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					THE ACCORD TRIAL: “IS LOWER HBA1C
 REALLY DANGEROUS, OR WHY DID
    PEOPLE DIE IN THIS STUDY?”
    (and other RECENT STUDIES)

  Jeffrey L. Probstfield, MD, for the ACCORD Study Group
       University of Washington Medical Center, Seattle, WA
   NHLBI/NIH decision:
    ◦ Discontinue intensive glycemia treatment
    ◦ Transition all participants to the standard glycemia
      treatment
    ◦ No interaction between BP and Lipid Trial
      Components and Glycemia Intervention.
    ◦ Continue the BP and Lipid trials
      “These trials continue to address important questions”



                               (NHLBI Press Release, February 6, 2008)
   To determine whether CVD event rates can be
    reduced in people with diabetes by intensively
    targeting three important CVD risk factors:
    hyperglycemia, dyslipidemia, and high blood pressure.
   Three trials in one research program
    ◦ Double 2 by 2 factorial design
   In middle aged/older people with type 2 DM at high risk
    for a CVD event, does a therapeutic strategy that targets
    an A1C < 6.0% reduce CVD event rates more than a
    strategy that targets an A1C between 7.0% & 7.9% (with
    the expectation of achieving a median level of 7.5%)?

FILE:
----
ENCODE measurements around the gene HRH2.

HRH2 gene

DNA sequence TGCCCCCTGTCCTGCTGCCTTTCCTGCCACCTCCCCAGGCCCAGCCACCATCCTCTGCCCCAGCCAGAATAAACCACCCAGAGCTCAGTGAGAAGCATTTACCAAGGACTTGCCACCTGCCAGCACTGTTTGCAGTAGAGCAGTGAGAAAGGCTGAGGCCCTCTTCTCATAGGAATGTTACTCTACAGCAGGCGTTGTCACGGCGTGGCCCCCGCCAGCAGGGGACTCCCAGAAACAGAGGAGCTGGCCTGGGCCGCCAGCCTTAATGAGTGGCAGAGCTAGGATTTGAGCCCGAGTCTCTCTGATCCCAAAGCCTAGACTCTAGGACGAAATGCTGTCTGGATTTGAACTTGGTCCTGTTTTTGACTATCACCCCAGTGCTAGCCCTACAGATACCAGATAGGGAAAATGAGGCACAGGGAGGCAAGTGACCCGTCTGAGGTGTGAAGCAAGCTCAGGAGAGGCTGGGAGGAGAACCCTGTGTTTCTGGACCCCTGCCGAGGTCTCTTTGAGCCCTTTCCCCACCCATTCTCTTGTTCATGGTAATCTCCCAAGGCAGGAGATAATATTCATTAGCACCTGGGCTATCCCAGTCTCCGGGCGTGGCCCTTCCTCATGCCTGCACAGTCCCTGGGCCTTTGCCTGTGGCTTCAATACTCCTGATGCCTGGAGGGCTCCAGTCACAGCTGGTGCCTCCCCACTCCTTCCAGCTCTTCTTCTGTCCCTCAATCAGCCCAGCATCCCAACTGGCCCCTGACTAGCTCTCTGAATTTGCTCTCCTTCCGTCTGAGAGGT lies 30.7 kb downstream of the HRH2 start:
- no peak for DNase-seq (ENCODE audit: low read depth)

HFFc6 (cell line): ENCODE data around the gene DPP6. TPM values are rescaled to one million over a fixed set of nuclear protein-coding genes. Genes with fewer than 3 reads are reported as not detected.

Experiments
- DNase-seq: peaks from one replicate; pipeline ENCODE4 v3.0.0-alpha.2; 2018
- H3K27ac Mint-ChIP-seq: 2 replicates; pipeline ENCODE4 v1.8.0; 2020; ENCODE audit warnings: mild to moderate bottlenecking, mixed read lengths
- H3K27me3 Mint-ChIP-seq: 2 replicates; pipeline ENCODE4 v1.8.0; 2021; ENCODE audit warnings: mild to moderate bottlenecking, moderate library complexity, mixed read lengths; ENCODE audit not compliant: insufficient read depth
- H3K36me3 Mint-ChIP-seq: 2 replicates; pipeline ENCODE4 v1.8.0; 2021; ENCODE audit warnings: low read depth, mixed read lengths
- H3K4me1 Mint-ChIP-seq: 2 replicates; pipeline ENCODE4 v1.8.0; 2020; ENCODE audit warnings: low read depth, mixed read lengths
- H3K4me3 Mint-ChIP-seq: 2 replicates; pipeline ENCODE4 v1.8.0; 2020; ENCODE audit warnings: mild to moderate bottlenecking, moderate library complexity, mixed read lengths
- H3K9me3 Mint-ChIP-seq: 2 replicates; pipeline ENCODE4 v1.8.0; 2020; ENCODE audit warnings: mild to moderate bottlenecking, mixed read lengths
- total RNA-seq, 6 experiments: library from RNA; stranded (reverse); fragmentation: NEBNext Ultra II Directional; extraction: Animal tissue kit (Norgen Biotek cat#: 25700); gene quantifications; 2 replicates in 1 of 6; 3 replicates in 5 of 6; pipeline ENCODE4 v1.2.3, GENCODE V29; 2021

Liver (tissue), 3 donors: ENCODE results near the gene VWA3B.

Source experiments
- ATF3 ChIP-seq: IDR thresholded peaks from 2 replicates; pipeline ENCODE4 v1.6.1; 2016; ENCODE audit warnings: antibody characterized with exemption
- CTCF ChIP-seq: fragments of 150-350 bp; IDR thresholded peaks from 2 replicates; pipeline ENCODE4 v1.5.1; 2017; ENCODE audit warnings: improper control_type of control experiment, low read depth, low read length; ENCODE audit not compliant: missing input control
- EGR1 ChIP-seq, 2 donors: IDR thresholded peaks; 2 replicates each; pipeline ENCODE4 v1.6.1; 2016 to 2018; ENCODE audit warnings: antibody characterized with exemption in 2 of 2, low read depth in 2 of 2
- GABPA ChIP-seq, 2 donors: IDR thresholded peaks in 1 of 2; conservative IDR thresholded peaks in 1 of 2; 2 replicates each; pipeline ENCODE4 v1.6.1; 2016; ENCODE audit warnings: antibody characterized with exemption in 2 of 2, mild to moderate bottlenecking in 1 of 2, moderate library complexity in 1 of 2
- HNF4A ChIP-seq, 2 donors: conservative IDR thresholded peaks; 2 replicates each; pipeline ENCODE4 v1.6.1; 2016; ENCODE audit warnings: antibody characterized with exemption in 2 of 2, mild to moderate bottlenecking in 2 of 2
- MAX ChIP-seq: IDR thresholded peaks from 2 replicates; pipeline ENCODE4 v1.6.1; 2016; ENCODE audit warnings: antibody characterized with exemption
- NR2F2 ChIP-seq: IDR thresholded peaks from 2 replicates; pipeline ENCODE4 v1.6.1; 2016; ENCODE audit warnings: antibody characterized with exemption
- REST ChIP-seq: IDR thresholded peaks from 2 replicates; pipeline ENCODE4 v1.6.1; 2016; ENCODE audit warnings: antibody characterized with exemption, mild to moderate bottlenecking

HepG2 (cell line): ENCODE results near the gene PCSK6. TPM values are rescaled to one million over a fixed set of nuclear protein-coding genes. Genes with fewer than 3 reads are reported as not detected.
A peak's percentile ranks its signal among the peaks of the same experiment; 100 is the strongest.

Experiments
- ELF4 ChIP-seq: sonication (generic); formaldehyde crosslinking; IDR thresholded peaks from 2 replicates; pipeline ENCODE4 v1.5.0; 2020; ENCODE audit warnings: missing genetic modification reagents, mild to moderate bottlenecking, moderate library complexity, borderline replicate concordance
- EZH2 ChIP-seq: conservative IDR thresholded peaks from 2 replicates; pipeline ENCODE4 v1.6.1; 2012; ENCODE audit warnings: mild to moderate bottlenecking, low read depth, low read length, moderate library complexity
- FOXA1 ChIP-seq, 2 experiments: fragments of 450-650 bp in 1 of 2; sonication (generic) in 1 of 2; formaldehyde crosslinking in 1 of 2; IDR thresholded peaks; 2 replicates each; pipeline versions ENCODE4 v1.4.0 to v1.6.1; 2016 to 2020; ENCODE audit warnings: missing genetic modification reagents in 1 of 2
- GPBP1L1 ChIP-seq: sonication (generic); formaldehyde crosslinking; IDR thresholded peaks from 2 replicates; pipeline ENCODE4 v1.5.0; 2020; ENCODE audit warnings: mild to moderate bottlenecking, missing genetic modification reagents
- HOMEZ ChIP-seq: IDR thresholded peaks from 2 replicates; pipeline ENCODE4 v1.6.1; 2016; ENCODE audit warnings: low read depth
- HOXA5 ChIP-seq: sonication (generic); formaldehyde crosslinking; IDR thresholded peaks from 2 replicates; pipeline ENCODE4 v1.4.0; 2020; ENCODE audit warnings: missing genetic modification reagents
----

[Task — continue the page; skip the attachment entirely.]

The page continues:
Study          Mean A1C    Mean A1C    Relative Risk
       Observational studies                                               (Intense)   (Control)   Reduction for
        supportive                                                                                  CVD (95% CI)


         ◦ Each 1% higher A1C                                UKPDS (I/SU)   7.0%        7.9%        16% (0,29)

           associated with 18% greater                       UKPDS (Met)    7.4%        8.0%        39% (11,59)
           risk of CVD1
                                                             Kumamoto       7.1%        9.4%        46% (NS)
         ◦ CVD-glucose relationship
           extends into the normal                           VACSDM         7.1%        9.3%        -56% (-170,10)

           range                                             DIGAMI         7.1%        7.9%        29% (4,51)

       Clinical trials inconclusive2                        UGDP(IVAR)     FPG         FPG         9% (NS)
                                                                            130-146     170-186
                                                                            mg/dL       mg/dL

1. Selvin E, et al. Ann Intern Med. 2004;141:421-431.
2. Goff DC Jr, et al. Am J Cardiol. 2007;99[suppl]:4i-20i.
                          BP                        Lipid
               Intensive Standard           Statin +   Statin +
                                            Masked     Masked
               (SBP<120) (SBP<140)
                                            Study Drug Study Drug

Intensive
Glycemia
(A1C<6%)           1178         1193          1383         1374           5128*


Standard
Glycemia           1184        1178           1370         1391           5123*
(A1C 7-7.9%)


                  2362*        2371*          2753*       2765*           10,251